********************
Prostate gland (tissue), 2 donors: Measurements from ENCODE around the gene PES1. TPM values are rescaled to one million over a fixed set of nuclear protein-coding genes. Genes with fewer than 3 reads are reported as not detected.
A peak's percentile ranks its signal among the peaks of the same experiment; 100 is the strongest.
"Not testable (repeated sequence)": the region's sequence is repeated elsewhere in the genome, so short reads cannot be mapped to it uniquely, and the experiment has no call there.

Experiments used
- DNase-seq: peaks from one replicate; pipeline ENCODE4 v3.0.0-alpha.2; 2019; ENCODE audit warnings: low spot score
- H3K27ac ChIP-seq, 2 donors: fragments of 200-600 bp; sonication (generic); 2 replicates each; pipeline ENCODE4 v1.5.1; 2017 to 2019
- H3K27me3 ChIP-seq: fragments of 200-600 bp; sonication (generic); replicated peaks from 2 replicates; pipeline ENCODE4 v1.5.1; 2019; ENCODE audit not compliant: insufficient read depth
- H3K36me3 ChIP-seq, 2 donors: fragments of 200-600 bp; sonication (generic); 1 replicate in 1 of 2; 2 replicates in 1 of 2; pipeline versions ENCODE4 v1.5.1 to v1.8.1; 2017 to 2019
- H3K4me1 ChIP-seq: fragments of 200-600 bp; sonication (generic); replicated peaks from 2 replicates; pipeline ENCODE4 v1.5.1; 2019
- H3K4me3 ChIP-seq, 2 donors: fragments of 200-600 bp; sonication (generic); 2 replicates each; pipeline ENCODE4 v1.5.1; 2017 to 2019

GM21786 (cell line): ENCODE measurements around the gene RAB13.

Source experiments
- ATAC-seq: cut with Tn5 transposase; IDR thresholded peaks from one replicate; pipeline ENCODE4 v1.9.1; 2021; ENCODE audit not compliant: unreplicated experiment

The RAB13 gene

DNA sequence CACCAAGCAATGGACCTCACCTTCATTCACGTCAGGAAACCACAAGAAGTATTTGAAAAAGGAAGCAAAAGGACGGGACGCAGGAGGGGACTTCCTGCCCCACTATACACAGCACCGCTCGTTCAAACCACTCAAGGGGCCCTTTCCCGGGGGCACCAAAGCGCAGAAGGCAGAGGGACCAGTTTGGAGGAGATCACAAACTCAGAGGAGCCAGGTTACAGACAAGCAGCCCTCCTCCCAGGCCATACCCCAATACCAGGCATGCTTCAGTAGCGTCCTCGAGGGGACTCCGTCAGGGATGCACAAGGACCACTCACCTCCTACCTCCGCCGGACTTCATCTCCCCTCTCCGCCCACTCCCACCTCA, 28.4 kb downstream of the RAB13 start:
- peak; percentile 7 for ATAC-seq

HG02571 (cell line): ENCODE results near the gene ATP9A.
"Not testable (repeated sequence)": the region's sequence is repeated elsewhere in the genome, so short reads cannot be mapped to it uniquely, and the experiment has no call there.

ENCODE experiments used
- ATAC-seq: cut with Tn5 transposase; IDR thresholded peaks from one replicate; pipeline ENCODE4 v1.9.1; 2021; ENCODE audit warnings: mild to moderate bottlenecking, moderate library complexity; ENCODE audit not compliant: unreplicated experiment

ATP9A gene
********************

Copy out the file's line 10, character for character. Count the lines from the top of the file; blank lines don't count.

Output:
- H3K4me3 ChIP-seq, 2 donors: fragments of 200-600 bp; sonication (generic); 2 replicates each; pipeline ENCODE4 v1.5.1; 2017 to 2019